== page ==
On the death of Queen Elizabeth II

I confess, reading all the news this morning, that I have had a quiet little cry.

She has been there all my life. My own mother was only 19 when Elizabeth ascended the throne, 11 years before I was born….

It feels quite strange that I am sat in a hotel room in Limerick, chairing a conference in Tokyo, in the small hours of the morning, reading The Guardian and the royal.uk websites, shedding a few tears…

I shall not mourn having left the UK. Life in Ireland has proven to be wonderful – and moving probably the best thing I ever did. But something that had somehow continued to make the UK home has now gone, and leaves with the country in turmoil and seemingly irrevocable decline …

Greener pastures in the Emerald Isle

NUIG From 1st December 2020 I take up a new post as a Lecturer (‘B’ Above the Bar) in the Business Information Systems group in J.E. Cairnes School of Business and Economics, National University of Ireland, Galway.  It will be almost 17 years since I was appointed as a Lecturer in the Information Systems Institute (ISI), University of Salford, in January 2004.  Salford was at around No. 50 in the UK rankings at that time, and the IS Group I joined likely No.2 in the country.  As an Early Career Researcher with a new PhD, I was awarded a 30% research allowance, which grew over the succeeding years, hitting 60% at one point.

During those 17 years, however, the ISI was absorbed into the newly created Salford Business School, which experienced many years of poor leadership and low morale.  The institution as a whole has struggled over the past decade, falling in the UK rankings, and times have frequently been quite hard for an IS researcher. Nonetheless, I was promoted to Senior Lecturer, then Reader, during this time, and, briefly, in the past couple of years, to (Interim) Associate Dean Research and Innovation, in the School, and these have been in some ways the most rewarding years of all, with better leadership and better morale.

Yet, due to the decade of austerity in the UK since 2010, having seen my salary fall, in real terms, year in and year out, I will now receive a decent pay rise when emigrating to Ireland, despite my title falling from Associate Dean back down to Lecturer.   Also, the pressures of UK policy for Higher Education seem set to shrink the sector down to a top group of research-intensive universities, in the coming years, with the rest forced either to partner with, or become Further Education Institutions – with little if any research going on in them at all.  Salford – at No.103 in the UK rankings this year – seems more likely to be in the last category, than the first, and my research allowance for this academic year at Salford was set at 20% – the maximum allowed in the School. It will 40% – the standard for a Lecturer (B Above the Bar) – at Galway, in a thriving IS group with a strong research culture.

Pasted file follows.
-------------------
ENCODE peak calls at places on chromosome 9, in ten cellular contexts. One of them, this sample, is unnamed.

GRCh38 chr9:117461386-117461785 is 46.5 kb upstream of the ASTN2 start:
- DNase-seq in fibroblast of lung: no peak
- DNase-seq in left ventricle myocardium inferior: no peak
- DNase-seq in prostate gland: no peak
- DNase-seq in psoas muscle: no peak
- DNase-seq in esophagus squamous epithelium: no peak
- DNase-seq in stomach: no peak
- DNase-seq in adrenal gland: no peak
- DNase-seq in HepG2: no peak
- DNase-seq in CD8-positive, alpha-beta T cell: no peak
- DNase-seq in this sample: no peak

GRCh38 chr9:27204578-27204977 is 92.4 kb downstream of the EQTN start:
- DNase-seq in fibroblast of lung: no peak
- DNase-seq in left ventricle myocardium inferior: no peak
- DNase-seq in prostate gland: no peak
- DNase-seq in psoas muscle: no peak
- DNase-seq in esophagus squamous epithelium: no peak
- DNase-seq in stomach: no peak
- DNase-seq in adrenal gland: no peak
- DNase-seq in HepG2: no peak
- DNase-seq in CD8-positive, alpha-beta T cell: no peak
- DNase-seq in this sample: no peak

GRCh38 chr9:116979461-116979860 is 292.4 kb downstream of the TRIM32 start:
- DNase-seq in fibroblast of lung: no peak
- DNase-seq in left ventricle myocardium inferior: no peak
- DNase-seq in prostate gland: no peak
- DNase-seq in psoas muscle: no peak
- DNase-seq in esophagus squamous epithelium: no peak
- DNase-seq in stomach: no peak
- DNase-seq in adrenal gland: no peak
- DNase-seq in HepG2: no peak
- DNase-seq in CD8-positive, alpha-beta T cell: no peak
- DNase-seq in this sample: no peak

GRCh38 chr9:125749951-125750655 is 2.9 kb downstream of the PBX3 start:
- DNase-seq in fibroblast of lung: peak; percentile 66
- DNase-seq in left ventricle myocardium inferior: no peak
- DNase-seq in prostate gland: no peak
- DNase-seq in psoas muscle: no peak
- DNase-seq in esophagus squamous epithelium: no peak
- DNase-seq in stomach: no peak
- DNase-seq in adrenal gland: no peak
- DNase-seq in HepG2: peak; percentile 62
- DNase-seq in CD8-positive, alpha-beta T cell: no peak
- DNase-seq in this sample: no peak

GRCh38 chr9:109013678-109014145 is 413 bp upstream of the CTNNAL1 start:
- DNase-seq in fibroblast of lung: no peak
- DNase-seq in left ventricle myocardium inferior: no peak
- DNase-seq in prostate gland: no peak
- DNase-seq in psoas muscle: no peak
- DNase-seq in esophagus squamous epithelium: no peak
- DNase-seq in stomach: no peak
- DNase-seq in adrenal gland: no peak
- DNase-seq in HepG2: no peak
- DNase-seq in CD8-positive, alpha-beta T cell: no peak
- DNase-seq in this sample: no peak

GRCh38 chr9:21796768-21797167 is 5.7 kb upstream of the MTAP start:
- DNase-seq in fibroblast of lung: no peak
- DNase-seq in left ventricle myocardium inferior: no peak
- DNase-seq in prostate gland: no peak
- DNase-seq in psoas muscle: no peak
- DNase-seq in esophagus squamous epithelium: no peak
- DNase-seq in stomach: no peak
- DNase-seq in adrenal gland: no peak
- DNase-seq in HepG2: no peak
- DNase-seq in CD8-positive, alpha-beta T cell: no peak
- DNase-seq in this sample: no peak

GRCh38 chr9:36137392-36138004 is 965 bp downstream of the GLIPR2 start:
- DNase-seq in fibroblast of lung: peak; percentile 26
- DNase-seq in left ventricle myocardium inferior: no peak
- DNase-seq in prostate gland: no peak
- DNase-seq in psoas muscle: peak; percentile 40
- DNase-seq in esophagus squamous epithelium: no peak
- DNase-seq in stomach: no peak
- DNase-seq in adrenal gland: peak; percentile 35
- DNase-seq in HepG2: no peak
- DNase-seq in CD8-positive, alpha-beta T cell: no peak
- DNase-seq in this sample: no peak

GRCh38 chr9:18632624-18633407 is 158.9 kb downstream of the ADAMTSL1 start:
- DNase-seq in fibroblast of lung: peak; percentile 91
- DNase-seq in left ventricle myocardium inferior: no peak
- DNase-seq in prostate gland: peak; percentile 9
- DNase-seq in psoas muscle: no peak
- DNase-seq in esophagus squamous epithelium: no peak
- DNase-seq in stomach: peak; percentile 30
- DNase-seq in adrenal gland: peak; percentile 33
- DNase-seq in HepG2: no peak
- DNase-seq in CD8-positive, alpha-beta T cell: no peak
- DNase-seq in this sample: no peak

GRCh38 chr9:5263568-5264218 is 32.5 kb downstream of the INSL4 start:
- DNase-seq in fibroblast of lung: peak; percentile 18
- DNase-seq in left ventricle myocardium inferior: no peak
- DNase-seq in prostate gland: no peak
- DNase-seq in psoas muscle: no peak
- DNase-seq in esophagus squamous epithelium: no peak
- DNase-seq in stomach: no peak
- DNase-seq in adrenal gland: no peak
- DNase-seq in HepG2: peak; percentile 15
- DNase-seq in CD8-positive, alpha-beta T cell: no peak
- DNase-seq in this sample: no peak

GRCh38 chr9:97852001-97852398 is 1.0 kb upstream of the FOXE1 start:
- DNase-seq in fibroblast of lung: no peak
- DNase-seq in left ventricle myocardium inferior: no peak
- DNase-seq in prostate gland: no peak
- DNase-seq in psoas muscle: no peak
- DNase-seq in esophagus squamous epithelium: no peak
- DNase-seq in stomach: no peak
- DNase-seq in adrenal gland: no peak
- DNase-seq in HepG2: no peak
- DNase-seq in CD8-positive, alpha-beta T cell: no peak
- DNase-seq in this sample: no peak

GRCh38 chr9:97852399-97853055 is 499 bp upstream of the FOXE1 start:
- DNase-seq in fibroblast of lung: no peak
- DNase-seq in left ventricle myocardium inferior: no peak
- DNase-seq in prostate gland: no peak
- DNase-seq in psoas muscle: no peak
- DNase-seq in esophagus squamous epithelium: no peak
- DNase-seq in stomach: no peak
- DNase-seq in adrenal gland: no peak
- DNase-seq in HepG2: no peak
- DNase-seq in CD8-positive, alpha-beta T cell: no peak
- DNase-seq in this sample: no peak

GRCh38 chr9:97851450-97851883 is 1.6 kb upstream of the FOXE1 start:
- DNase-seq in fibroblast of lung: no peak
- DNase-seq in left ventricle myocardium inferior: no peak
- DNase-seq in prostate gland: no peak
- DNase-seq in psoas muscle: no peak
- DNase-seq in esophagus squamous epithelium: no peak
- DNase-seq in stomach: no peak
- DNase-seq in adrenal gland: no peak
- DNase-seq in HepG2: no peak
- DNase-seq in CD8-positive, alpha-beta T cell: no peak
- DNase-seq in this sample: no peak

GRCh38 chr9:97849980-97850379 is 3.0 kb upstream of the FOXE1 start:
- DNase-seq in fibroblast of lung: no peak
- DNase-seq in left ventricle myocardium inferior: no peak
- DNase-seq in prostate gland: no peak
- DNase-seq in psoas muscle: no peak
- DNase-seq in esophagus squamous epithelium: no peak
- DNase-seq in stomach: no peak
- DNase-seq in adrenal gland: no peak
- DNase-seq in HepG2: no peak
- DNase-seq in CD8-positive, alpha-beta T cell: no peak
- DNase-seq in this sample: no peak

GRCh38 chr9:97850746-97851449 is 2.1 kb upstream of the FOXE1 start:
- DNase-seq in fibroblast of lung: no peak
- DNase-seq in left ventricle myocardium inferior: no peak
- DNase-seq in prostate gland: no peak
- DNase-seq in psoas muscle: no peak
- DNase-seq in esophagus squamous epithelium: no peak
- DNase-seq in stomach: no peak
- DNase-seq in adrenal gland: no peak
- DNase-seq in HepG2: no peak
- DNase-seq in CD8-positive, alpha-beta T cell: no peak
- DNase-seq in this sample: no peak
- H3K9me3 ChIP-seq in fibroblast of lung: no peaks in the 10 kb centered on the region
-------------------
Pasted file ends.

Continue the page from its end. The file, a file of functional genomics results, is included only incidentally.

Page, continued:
So, there is push, as well as pull, in my career, to leave an Institution that is struggling against severe headwinds, and to join one – at whatever level – that is already an established and leading research-led University (ranked 238 in the world!).  Equally, I must add, as the UK continues its march off the cliff of Brexit, with the potential for the break-up of the union to follow, and much economic pain with it, the prospect of returning to the EU is extremely welcome.  Finally, I must say, it’s a no brainer, however, when the beautiful Atlantic coast of Ireland is compared to the grim and often depressed urban sprawl of Greater Manchester.  And I’m already used to the rain.

Even when the gain is clear the pain required to get it is often dear and emigrating in the midst of a global pandemic is a challenge in itself.  I’ve got warm feelings of gratitude and comradeship for many of the colleagues I have worked with over the past 17 years, who I now leave behind in Salford, and working relationships I will miss. There are some great people there, and it is a shame for them that things in the UK are as they are.  But the pushes have become too strong for me to bear, and the pulls too enticing to resist, and the time has come for me do what many others have been doing during the years I have given to Salford – to leave for pastures greener.


Gramsci and Foucault: A Reassessment